KJIPUKTUK (Halifax) – Earlier this week Nova Scotia Human Rights Board chair Walter Thompson ruled that the Nova Scotia government has indeed discriminated against Beth MacLean, Sheila Livingstone and Joey Delaney in providing “services or facilities on account of mental and physical disability,” contrary to the Nova Scotia Human Rights Act.
Thompson chaired the human rights tribunal that considered the lack of community living options for Nova Scotians with mental and physical disabilities. MacLean, Livingstone and Delaney were kept in institutions against their will and without good reason for many years.
When the news broke on Twitter I thought it was a wonderful victory. Now that I have read the decision I think it mostly sucks, but it isn’t all bad.
It’s great news for the two surviving complainants of course. I am very happy for them. Their suffering, caused by the inaction of Community Services senior management and a long list of ministers of all political stripes, was beyond words.
However, the way the decision is justified and its very narrow scope is what makes it disappointing..
Thompson mostly rejects any suggestion that what Nova Scotia is doing to all those hundreds of people who continue to wait for suitable living accommodations, either while institutionalized or simply on a wait list, is in any way systemic.
In fact, Thompson is unwilling to consider that such a thing as systemic discrimination can occur at all.
For instance, Thompson rejects the testimony by expert witness Dr. Catherine Frazee, who argued that the discrimination faced by people with disabilities is a manifestation of systemic ableism in our society.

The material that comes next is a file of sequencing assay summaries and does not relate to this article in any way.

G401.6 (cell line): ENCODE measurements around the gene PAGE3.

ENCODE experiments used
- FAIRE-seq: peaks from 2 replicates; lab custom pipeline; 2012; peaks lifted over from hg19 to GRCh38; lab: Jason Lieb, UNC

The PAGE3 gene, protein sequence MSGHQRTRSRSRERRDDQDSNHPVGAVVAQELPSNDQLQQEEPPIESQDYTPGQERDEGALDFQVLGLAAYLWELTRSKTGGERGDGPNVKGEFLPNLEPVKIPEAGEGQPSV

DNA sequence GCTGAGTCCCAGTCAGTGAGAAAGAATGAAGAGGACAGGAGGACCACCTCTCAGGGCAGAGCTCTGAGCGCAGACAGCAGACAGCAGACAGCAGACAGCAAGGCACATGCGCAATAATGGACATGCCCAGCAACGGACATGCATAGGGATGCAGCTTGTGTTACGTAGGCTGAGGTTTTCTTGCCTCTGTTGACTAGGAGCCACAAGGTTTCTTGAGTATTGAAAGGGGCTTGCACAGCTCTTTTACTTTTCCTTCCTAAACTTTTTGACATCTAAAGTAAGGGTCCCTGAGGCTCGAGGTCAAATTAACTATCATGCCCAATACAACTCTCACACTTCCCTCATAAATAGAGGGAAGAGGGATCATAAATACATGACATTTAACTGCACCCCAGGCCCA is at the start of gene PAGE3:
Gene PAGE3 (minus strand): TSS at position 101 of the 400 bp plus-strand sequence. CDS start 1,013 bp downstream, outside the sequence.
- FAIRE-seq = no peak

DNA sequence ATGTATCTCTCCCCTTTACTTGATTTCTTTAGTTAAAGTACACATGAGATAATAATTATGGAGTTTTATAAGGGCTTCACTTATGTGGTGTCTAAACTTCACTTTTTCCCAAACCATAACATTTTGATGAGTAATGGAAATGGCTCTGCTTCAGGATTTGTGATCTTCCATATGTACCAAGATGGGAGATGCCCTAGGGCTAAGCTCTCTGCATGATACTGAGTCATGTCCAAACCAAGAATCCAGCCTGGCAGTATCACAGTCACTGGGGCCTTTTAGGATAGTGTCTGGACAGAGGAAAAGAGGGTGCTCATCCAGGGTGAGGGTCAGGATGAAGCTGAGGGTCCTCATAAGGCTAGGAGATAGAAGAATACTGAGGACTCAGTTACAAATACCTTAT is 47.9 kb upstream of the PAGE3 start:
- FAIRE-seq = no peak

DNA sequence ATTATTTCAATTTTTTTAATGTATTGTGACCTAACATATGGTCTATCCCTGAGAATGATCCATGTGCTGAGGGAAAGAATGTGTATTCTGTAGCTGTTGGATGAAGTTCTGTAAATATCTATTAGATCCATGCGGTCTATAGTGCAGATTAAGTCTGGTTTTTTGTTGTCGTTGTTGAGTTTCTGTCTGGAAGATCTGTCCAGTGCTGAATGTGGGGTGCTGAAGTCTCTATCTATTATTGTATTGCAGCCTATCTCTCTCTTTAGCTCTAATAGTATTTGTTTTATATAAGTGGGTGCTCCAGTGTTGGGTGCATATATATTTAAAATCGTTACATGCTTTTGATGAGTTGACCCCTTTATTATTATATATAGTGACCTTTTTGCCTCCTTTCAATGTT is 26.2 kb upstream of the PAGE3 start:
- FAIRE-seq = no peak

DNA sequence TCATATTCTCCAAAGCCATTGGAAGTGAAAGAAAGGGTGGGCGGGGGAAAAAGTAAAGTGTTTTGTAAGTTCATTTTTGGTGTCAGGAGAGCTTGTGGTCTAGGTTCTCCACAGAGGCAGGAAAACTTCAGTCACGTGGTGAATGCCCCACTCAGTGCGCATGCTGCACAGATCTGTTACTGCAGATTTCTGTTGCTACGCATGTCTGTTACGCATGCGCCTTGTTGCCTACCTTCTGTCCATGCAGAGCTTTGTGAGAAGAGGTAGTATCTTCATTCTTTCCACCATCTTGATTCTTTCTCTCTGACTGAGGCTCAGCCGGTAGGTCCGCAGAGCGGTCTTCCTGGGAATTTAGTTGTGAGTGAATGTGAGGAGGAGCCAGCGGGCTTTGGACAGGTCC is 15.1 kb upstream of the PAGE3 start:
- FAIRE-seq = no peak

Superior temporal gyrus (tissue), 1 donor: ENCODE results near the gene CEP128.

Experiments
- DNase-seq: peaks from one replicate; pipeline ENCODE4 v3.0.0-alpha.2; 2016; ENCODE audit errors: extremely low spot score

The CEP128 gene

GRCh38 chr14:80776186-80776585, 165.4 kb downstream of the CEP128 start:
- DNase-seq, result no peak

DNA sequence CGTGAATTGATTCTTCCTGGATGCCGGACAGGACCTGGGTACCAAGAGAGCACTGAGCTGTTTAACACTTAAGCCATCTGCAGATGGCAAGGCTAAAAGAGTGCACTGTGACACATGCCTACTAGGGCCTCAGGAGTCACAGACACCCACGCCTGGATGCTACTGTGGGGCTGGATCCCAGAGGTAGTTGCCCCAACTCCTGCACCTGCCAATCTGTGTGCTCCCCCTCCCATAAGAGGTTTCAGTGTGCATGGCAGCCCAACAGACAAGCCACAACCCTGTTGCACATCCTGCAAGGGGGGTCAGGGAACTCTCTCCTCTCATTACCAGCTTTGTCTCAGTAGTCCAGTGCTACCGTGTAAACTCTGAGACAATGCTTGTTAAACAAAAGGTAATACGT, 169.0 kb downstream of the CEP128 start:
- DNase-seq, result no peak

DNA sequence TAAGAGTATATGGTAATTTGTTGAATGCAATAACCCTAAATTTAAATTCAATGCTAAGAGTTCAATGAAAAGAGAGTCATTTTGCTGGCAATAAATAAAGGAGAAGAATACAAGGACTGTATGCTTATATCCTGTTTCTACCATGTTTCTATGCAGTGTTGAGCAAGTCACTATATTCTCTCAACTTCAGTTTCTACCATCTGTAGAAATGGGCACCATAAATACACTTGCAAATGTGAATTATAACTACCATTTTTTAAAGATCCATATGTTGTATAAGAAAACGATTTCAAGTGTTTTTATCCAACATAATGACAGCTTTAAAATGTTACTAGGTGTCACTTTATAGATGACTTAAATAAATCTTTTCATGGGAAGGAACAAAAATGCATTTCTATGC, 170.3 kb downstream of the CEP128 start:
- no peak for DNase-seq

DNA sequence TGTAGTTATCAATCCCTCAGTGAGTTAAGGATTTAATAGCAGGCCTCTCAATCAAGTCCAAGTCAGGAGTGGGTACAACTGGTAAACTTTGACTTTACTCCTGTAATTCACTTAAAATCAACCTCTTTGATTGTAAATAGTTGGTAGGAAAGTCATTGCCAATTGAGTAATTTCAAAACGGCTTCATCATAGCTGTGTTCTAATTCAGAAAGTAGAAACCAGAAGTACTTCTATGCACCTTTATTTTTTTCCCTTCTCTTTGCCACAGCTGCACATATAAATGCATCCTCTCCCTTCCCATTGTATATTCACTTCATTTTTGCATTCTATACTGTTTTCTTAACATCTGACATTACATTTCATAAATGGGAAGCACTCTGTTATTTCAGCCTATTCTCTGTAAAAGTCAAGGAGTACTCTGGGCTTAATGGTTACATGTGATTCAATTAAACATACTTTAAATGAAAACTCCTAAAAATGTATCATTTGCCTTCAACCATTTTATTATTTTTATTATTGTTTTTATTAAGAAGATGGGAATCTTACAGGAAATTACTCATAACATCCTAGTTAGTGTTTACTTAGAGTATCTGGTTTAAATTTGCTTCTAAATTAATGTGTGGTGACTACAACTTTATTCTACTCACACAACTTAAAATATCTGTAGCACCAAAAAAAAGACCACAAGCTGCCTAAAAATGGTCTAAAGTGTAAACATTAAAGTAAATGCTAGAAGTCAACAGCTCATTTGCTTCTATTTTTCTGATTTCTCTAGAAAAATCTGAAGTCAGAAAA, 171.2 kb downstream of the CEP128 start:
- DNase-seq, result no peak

“I must say, however, that I do not know who it is that she is talking about as being “Ableist”,” Thompson writes. ”All of the individuals who testified, including specifically the Deputy Minister, Lynn Hartwell, gave every appearance to me of the utmost respect and the most positive attitudes towards the disabled. I saw quite the reverse of any ‘systemic ableism’.”
Never mind that the absence of evil individuals is exactly what makes ableism systemic.
Along the same lines, Thompson also rejects the complainants’ argument that people with disabilities are discriminated against when compared with government’s treatment of able-bodied people.
Able-bodied people without financial means receive a shelter allowance through social assistance and can live in community, whereas people with disabilities can’t, was the complainants’ argument.
Not so, Thompson says, “in our context then, Ms MacLean, Ms Livingstone and Mr. Delaney may be said to have been discriminated against within the class of the disabled generally.”
In other words, the three were discriminated against, not because of their disabilities per se, but because other people with similar disabilities were treated comparatively better. The discrimination was random, isolated, exceptional, rather than being the rule.
There is more. You can read the decision here.
All this will make part two of the tribunal, where the tribunal considers compensation and remedies, much less substantive than it could have been had Thompson been willing to consider the systemic aspects of the discrimination.
If there even is a part two, the emphasis will likely be on reparations for the two complainants only, rather than all people who are institutionalized or on wait lists.
Livingstone died in October 2016, and the government has already committed to provide some kind of community living accommodation for both Delaney and MacLean.
That said, this week’s decision does set a precedent.
As we know, there are many others who are institutionalized against their will and without justification.
I say, if you’re institutionalized and you want to live in community, file your human rights complaint against the province now!
There’s another lesson here.
The decision reminds us that rights-based legal action can be extremely effective. But a fight in court or a tribunal room should never be the only iron in the fire.
Never abandon political pressure and direct action.
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